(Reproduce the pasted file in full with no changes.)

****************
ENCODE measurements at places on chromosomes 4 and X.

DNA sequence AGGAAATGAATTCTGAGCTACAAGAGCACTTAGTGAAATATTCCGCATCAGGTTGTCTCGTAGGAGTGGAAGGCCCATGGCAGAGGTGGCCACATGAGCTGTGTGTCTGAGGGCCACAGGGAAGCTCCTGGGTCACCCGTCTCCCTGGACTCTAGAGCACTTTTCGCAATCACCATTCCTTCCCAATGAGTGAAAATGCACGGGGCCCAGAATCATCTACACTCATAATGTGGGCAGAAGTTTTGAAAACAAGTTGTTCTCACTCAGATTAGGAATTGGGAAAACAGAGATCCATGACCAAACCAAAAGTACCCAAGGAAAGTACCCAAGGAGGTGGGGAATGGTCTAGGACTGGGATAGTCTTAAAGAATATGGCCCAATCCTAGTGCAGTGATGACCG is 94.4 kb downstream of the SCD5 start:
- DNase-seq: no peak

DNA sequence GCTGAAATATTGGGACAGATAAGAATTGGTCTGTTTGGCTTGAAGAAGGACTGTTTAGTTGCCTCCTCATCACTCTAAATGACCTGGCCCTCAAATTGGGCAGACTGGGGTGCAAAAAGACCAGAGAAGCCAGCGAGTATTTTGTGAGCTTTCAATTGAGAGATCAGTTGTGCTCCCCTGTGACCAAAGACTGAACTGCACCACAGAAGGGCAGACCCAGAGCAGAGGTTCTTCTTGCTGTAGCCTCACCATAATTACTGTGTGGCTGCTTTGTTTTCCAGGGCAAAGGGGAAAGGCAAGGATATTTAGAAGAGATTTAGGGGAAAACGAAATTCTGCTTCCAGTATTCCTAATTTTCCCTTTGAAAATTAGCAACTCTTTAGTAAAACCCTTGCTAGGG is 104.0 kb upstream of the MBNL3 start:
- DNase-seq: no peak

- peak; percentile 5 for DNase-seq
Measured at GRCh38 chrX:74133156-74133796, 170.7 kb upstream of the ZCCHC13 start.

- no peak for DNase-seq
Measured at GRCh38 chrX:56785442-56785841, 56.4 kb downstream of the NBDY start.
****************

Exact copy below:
ENCODE measurements at places on chromosomes 4 and X.

DNA sequence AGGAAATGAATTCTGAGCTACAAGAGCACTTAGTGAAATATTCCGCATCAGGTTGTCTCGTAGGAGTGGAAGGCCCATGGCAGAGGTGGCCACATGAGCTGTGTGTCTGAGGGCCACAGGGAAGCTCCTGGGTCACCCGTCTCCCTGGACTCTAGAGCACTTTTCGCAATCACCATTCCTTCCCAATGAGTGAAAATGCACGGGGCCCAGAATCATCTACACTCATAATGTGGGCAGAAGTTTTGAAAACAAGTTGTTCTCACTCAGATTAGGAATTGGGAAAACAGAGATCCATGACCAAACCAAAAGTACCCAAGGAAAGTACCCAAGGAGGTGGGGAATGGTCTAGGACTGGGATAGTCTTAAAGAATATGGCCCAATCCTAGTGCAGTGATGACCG is 94.4 kb downstream of the SCD5 start:
- DNase-seq: no peak

DNA sequence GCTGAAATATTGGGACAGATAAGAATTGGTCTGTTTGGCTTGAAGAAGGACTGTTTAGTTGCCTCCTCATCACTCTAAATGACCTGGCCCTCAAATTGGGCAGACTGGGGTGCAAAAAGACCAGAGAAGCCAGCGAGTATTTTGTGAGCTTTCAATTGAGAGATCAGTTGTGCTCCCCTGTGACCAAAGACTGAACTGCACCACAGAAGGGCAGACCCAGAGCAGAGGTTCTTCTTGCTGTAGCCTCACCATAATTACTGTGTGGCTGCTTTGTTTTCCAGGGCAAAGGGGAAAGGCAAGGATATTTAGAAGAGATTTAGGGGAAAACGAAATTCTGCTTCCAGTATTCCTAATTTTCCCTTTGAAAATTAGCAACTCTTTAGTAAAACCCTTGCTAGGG is 104.0 kb upstream of the MBNL3 start:
- DNase-seq: no peak

- peak; percentile 5 for DNase-seq
Measured at GRCh38 chrX:74133156-74133796, 170.7 kb upstream of the ZCCHC13 start.

- no peak for DNase-seq
Measured at GRCh38 chrX:56785442-56785841, 56.4 kb downstream of the NBDY start.